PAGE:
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  • The data consists of a CSV file of mean sea level pressure (MSLP, in hPa), 1.25 m temperature (in celsius), 10 m wind speed (in knots), 10 m wind direction (in degrees), and relative humidity (in percent) measured at Signy Station (Latitude 60 degress 43''0"S, Longitude 45 degrees 36''0"W) for the period of 1947 - 1994. These data were used by Lu et al. (2023) to study extreme high temperature events in the South Orkney Islands (SOIs). Funding was provided by the Natural Environment Research Council (NERC) to the Atmosphere, Ice and Climate Programme of British Antarctic Survey (BAS), NERC National Capability International grant SURface FluxEs In AnTarctica (NE/X009319/1) and the European Union''s Horizon 2020 research and innovation framework programme under Grant agreement no. 101003590 (PolarRES).

  • High-resolution simulations of extreme warm temperature events over South Georgia Islands using the UK Met Office Unified Model (MetUM) were conducted at the British Antarctic Survey. The simulations are conducted for the period 1 to 17 January 1991, which included an event in which the temperature at Signy station peaked at 17.4 degrees Celsius on 13 January 1991, as well as a series of consecutive warm events preceding this. The dataset consists of 1) 10 m zonal wind, 10 m meridional wind, 1.5 m temperature, 1.5 m dew point temperature, 1.5 m relative humidity, and mean sea level pressure at a temporal resolution of every 1 hr for the period 1 to 17 January, 2) zonal wind, meridional wind, vertical wind, and potential temperature on model levels at 00UTC 13 January, and 3) rainfall rate at 00 UTC 13 January (averaged over a 3-hr period). The MetUM is run over a domain that includes South Orkney Islands and the surrounding ocean, which comprises 120 x 120 grid points at a grid spacing of 1 km. The model output is used to investigate the detailed influence of South Orkney Islands orography on temperature, precipitation, and winds, and in particular the importance of foehn events in producing extreme warm temperatures at Signy station. Funding: 1) Core funding from the Natural Environment Research Council (NERC) to the Atmosphere, Ice and Climate Programme of British Antarctic Survey (BAS). 2) NERC National Capability International grant SURface FluxEs In AnTarctica (NE/X009319/1). 3) European Union''s Horizon 2020 research and innovation framework programme under Grant agreement no. 101003590 (PolarRES).

  • High-resolution hindcasts (1979-2019) of summer climate over Antarctica using the UK Met Office Unified Model (MetUM) and HIRHAM5 were conducted at the British Antarctic Survey and Danish Meteorological Institute, respectively. The hindcasts are conducted for summer 1979-2018, i.e., from December 1979 to February 2019, for December, January, February (DJF). This dataset consists of near-surface temperature output from these hindcasts at a temporal resolution of every 3 hrs. The hindcasts are contributions to the COordinated Regional Downscaling EXperiment (CORDEX) project. Both models are run over Antarctic CORDEX domains, which encompass all of Antarctica and some of the surrounding ocean, at a horizontal grid spacing of around 12 km. The near-surface temperatures are used to estimate regional surface melt "potential" over Antarctic ice shelves as a function of summertime temperature extremes and identify regions of potentially enhanced "hotspots" of melt potential based on the occurrence (and magnitude) of various temperatures. Funding was provided by the European Union''s Horizon 2020 research and innovation framework programme under Grant agreement no. 101003590 (PolarRES)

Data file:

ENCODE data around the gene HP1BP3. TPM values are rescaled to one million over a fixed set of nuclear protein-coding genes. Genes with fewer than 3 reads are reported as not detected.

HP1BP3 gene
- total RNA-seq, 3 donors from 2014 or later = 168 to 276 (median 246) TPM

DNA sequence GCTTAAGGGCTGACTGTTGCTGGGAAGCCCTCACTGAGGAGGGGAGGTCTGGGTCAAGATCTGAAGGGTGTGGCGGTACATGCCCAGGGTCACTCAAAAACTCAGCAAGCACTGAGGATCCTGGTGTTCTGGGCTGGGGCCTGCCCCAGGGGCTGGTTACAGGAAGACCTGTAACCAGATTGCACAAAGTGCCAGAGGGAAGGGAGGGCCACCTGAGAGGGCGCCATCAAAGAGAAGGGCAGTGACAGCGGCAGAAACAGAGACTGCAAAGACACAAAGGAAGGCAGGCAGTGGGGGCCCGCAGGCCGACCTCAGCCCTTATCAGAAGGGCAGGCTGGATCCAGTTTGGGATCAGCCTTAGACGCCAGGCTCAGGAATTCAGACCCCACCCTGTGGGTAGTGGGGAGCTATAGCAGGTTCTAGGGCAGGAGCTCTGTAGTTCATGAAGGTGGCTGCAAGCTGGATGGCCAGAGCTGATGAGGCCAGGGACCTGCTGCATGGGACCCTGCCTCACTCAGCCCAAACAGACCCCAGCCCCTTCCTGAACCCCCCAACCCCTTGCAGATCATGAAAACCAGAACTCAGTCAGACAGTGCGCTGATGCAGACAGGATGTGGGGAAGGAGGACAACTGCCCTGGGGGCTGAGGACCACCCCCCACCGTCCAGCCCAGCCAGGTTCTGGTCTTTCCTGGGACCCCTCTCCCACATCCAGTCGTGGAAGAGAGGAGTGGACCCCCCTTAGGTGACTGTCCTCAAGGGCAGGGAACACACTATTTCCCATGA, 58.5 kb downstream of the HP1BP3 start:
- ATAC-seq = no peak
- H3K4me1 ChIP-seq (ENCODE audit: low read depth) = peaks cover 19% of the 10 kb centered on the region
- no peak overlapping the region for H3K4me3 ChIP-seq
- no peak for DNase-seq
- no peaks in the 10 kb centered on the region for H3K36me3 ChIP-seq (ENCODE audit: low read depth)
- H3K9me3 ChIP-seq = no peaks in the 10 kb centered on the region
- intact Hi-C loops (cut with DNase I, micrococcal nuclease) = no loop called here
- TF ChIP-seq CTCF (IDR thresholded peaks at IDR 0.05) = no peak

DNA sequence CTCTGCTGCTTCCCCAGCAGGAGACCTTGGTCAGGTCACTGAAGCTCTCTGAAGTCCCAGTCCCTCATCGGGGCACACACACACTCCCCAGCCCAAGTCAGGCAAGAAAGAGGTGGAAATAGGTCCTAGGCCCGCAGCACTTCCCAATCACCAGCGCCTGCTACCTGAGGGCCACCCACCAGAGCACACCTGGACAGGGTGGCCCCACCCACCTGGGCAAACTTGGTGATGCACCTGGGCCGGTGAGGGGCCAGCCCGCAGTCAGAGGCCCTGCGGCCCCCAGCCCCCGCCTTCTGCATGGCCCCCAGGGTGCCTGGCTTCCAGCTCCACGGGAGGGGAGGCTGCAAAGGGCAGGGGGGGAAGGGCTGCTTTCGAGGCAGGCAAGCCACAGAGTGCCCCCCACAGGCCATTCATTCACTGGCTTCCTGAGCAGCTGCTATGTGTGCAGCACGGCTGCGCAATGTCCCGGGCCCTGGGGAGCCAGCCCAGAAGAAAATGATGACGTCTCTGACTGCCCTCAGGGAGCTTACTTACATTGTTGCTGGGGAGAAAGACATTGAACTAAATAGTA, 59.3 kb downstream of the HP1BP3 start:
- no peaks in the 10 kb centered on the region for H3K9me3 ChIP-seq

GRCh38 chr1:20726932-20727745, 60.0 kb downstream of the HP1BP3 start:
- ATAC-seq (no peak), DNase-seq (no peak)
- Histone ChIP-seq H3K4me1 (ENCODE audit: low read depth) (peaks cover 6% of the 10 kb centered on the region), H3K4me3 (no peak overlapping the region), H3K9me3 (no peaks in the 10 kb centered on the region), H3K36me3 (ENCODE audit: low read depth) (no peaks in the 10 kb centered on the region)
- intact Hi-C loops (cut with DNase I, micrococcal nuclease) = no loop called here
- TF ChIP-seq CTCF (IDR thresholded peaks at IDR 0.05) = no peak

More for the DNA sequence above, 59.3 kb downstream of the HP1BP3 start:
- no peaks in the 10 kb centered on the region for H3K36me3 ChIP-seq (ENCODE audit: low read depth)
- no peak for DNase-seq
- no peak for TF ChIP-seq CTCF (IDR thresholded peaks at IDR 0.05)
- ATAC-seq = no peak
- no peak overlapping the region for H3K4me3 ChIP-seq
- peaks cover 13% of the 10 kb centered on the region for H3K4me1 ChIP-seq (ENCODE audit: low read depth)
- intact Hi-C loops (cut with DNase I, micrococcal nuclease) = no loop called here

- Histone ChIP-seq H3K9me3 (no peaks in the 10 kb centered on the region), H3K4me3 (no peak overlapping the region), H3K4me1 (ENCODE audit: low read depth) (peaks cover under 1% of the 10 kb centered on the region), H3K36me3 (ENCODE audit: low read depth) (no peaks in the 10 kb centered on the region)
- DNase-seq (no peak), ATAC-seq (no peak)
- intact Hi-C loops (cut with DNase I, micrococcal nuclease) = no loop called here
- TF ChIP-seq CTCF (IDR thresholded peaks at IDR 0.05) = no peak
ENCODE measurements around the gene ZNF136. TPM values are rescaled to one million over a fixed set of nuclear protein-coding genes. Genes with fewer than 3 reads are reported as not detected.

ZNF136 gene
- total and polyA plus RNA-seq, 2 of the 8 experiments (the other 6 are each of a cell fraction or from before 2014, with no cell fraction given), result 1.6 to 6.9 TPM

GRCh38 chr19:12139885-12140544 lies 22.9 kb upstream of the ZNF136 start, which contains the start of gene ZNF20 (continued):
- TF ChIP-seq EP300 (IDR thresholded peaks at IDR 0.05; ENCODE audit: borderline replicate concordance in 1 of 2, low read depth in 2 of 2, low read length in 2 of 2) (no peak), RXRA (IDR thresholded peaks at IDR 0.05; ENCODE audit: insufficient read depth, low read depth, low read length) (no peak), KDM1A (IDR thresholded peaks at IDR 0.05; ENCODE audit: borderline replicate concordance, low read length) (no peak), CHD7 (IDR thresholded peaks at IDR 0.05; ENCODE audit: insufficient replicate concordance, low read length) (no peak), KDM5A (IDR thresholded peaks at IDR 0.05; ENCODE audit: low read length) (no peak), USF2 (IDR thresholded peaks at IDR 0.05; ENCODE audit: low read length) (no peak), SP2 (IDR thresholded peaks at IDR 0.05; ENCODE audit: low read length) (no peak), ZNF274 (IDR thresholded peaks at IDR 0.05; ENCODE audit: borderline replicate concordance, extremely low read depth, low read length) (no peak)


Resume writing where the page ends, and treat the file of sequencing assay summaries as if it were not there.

• UK Met Office UM (Unified Model) output for Larsen Ice Shelf, run at 4km resolution. Modelling was carried out to support the Orographic Flows and the Climate of the Antarctic Peninsula (OFCAP) project during the 2010-2011 field season.

  • Weather Research and Forecasting (WRF) model output for Larsen Ice Shelf run at 4km resolution. Modelling was carried out to support the Orographic Flows and the Climate of the Antarctic Peninsula (OFCAP) project during the 2010-2011 field season.

  • Weather Research and Forecasting (WRF) model output for Larsen Ice Shelf, run at 1km resolution. Modelling was carried out to support the Orographic Flows and the Climate of the Antarctic Peninsula (OFCAP) project during the 2010-2011 field season.

  • UK Met Office UM (Unified Model) output for Larsen Ice Shelf, run at 1.5km resolution. Modelling was carried out to support the Orographic Flows and the Climate of the Antarctic Peninsula (OFCAP) project during the 2010-2011 field season.

  • The Skiymet meteor radar was deployed at Rothera (68S, 68W) in Feb 2005. The radar measures the winds, waves and tides of the mesosphere and lower thermosphere (MLT) regions of the atmosphere. The radar routinely makes three types of measurement: 1. horizontal winds at heights of ~ 75 - 105 km from the drifting of meteors as they are carried by the winds of the MLT; 2. atmospheric temperature from the decay rate of meteor echoes; 3. meteor fluxes, derived from several thousand meteors per day. The radar has been used with an existing, identical, radar in the Arctic at the conjugate latitude of 68N, 21E (Esrange) to produce accurate climatologies of winds, waves and tides - and to quantify the differences between the Antarctic and Arctic MLT (using identical radars eliminates otherwise problematic measurement biases). Other studies will carefully examine meteor/MF-radar instrument biases and apply a developing technique to continually measure temperature using the decay rate of meteor echoes. The radar complements the existing OH temperature spectrometer and imaging airglow camera at Rothera.